What is a Phrase in English For Kids: (With Examples)
So, how do you explain phrases to your students? An expression is a group of words that doesn’t include a verb. As soon as a verb is included, it becomes a clause. It’s a term that describes two or more words clustered into an overarching idea or variation to explain something. While a phrase can be a complete sentence or clause, a phrase does not contain a subject and verb. Therefore, it cannot convey a complete thought. A word contrasts with a clause, as a clause contains a subject and verb and can get a whole idea.
They often have a meaning that forms a standard clause. An example of a phrase would be:
“A story as old as time.”
Check out these examples of typical phrases:
- Give Sam their present in the morning
- Let’s find a spot in the sun
- My cousin Janet eats cakes daily.
You can also build multiple phrases into a sentence. For example, the sentence:
- My sister Mary eats cake all-day
This can turn into:
- My cousin Janet was eating cake during the week.
As well as:
- My cousin Janet was eating cream cakes from the bakery during the week.
What Is An Example of a Phrase?
There are probably many phrases that you and your students might already be familiar with. These are the most straightforward examples to use when explaining words. Here are five examples of different types of phrases.
- A prepositional phrase: Once in a blue moon
- A present participle phrase: Reading a book
- An infinitive expression: To be free
- A noun phrase: Delicious food
- A gerund phrase: Running water
What are The Common Types of Phrases?
To further understand a phrase in English, it’s helpful to look at the different types of words we can use.
Absolute Phrase -Uses the subject of a sentence but doesn’t contain the actionable verb. This means it wouldn’t be a complete sentence if left standalone.
‘When the sun rose, we left on our adventure.’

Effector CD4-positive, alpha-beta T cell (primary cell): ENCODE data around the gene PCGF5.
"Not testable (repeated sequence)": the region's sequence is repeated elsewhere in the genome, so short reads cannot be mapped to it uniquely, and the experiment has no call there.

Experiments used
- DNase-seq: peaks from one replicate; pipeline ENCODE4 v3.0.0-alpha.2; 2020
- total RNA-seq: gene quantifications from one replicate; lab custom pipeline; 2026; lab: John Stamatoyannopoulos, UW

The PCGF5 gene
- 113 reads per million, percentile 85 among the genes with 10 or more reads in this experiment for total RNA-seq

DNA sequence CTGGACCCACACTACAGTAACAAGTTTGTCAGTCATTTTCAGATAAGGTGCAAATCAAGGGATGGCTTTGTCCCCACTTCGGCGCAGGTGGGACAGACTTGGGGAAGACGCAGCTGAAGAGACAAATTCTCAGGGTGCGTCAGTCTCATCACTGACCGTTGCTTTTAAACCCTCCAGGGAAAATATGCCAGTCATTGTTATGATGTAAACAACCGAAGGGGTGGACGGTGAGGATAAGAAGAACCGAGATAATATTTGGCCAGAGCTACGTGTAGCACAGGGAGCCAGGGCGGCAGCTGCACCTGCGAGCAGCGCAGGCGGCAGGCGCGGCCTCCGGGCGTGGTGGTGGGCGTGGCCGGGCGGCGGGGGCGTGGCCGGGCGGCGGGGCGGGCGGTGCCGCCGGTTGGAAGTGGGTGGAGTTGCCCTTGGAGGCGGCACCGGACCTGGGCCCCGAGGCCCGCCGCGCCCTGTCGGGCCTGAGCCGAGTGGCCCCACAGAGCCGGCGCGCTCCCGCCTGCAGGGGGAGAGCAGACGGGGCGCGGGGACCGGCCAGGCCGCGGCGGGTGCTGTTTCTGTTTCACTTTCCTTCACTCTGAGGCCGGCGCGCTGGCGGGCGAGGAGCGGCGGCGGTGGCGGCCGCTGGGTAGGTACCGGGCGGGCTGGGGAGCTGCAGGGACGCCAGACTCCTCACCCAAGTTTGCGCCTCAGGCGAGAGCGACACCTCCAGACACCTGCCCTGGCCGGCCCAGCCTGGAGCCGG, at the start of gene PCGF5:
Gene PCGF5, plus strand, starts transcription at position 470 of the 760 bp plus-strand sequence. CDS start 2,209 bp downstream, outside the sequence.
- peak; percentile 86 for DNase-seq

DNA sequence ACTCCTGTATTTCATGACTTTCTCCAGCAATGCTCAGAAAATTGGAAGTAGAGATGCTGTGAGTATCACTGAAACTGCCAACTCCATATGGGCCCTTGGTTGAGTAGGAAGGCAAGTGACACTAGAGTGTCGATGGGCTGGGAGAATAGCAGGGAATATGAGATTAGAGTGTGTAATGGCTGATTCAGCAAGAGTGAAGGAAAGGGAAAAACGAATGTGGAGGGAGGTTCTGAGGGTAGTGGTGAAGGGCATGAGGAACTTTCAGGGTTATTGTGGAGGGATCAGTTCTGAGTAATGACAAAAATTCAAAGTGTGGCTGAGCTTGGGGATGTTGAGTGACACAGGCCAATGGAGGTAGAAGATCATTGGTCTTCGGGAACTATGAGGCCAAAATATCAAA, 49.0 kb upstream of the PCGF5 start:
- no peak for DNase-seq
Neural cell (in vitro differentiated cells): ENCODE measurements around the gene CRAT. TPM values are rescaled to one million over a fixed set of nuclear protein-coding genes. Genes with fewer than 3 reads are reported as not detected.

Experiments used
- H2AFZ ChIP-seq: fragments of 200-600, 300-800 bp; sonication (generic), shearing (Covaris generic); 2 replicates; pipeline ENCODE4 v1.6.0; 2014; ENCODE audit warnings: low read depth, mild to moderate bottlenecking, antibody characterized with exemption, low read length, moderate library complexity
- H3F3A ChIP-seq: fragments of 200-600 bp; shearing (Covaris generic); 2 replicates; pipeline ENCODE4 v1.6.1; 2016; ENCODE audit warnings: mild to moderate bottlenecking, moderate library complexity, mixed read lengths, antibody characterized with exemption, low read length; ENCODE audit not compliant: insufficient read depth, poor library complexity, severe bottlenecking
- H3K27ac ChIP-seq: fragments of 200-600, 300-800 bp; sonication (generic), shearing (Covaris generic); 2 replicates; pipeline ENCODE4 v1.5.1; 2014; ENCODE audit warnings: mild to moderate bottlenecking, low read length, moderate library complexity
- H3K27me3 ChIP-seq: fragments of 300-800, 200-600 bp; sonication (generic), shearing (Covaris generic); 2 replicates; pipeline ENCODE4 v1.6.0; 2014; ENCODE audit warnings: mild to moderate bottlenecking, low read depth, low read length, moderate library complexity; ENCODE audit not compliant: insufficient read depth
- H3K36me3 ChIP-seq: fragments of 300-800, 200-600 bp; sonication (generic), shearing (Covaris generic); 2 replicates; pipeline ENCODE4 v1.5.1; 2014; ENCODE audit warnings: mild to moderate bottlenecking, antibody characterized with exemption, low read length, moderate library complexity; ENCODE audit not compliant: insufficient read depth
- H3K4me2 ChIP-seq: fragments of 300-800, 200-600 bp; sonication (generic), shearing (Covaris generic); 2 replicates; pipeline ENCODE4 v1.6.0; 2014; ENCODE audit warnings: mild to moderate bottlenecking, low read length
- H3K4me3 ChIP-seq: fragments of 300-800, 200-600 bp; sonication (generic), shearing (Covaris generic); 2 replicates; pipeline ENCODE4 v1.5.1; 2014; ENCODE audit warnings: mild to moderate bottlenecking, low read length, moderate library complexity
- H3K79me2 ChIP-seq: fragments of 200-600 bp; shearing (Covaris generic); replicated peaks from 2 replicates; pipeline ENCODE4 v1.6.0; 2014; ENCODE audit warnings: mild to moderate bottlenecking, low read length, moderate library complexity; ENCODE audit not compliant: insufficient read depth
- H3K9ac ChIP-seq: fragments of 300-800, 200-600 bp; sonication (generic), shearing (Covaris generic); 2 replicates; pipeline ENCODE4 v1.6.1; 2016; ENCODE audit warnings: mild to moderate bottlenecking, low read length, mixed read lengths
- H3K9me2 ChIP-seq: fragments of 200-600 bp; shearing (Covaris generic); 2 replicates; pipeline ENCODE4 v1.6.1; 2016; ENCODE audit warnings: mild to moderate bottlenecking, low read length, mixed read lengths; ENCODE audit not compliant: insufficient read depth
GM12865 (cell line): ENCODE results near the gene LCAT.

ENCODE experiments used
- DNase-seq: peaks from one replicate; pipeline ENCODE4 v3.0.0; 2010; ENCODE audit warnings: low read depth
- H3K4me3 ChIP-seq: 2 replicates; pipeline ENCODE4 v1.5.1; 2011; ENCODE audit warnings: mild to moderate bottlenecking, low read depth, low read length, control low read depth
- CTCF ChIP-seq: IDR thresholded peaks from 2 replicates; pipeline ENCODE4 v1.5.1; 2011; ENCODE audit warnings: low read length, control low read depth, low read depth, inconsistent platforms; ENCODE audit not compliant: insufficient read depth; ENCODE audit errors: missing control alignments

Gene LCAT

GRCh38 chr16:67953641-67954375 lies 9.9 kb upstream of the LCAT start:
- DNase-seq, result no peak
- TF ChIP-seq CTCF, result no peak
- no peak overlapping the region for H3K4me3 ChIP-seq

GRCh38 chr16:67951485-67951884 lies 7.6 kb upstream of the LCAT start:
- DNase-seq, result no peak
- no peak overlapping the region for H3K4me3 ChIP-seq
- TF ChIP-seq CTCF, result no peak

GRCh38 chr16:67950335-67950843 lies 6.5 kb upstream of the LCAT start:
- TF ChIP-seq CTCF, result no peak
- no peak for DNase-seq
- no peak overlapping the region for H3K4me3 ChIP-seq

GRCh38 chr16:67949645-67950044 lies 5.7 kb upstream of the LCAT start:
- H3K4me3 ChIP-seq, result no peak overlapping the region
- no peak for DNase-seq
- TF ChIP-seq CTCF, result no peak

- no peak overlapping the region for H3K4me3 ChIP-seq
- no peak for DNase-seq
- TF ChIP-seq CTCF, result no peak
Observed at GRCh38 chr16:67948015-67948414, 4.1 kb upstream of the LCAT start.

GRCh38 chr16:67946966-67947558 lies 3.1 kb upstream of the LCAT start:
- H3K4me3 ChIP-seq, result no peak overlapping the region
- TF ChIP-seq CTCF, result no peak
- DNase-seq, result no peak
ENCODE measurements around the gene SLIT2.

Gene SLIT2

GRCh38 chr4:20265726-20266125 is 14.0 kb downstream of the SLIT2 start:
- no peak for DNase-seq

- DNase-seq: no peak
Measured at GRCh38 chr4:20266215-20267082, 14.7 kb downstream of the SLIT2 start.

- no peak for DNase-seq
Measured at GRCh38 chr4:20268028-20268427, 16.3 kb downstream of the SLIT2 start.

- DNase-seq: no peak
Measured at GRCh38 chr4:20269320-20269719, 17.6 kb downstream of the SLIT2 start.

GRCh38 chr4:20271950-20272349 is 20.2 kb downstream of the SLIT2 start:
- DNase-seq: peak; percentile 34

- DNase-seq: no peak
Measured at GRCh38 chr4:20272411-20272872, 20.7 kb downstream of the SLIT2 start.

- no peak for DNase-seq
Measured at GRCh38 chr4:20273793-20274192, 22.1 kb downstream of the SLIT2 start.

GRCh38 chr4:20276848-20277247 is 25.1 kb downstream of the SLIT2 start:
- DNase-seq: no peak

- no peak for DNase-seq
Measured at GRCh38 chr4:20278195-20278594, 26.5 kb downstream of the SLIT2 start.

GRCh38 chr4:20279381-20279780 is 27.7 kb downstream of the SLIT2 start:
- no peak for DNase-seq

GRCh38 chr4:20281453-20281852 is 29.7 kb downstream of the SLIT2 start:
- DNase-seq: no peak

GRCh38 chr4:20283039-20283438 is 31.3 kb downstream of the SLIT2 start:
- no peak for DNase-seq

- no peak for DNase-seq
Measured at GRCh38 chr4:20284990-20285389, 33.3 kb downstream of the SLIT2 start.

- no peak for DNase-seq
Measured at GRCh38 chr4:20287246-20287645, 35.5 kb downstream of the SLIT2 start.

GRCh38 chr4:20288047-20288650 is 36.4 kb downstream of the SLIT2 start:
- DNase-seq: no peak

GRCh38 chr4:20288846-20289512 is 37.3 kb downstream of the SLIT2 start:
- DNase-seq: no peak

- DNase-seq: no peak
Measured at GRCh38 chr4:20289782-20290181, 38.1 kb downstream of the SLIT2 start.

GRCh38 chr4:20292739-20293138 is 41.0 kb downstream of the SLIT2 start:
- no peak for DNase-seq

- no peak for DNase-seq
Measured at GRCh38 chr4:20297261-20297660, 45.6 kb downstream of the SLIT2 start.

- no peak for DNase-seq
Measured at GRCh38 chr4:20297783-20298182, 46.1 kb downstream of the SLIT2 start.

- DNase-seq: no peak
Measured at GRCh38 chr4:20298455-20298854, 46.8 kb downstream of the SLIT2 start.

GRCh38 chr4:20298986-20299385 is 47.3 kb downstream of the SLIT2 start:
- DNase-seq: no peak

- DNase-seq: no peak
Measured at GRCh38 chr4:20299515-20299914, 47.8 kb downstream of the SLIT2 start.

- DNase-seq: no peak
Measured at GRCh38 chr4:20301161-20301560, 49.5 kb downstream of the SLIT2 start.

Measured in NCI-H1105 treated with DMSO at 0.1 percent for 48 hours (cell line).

Appositive Phrase -This is the definition of the noun in a phrase; often, an appositive phrase restates the noun in synonym form to explain it further.
‘My favorite food, pasta, has many shapes!’
This example uses both ‘food’ and ‘favorite’ in the phrase.
Gerund Phrase -This means that the phrase has a ‘gerund’ word, also known as a word ending in the suffix ‘-ing’ at the beginning of the term to describe and set the scene.
‘Talking to the teacher helped her solve the maths problem.’
Infinitive Phrase -Begins with an infinitive verb. For example, these phrases will include verbs such as ‘to run,’ ‘to dance,’ and ‘to walk.’
To pass this test, you need to revise.’
Noun Phrase -Describes a place, object, or thing in the sentence. This example phrase below describes the ‘story’ in tiny words.
‘A story as old as time.’
You might want to add more information to create a complete sentence here. For example, there may be a modifying clause that further describes the phrase:
‘This leather-bound book tells a story as old as time.’
Participial Phrase -Both past and present verbs represent a description word within the sentence. Using -ed or -ing endings:
‘We talked, but I didn’t enjoy the conversation.’
‘He was swimming until the hour ended.’
Adjective Phrase -An adjective phrase is a group of words headed by an adjective that modifies a noun. To identify an adjective phrase, the key is to look at the first word of the group of words. If it is an adverb or preposition, it is an adjective phrase consisting of an intensifier and an adjective. You can see these adjective phrases in action in the example below. Here, the adjective phrase modifies ‘Victoria.’
Adverbial Phrase -An adverbial phrase is a group of words that functions as an adverb. Adverbial terms can make a sentence more interesting and exciting. They tell us how, when, where, why, and how long. They can describe how something happened or will happen. They can show time and tell us where something happened. In these examples, we have again highlighted the adverbial phrase in pink.
Luckily for us, we arrived just in time.
He sings in a low register.
Prepositional Phrases -These are brilliant for acting as an adjective, noun, or verb during a phrase. For example:
‘Somewhere over the rainbow.’
‘The remote was behind the sofa.’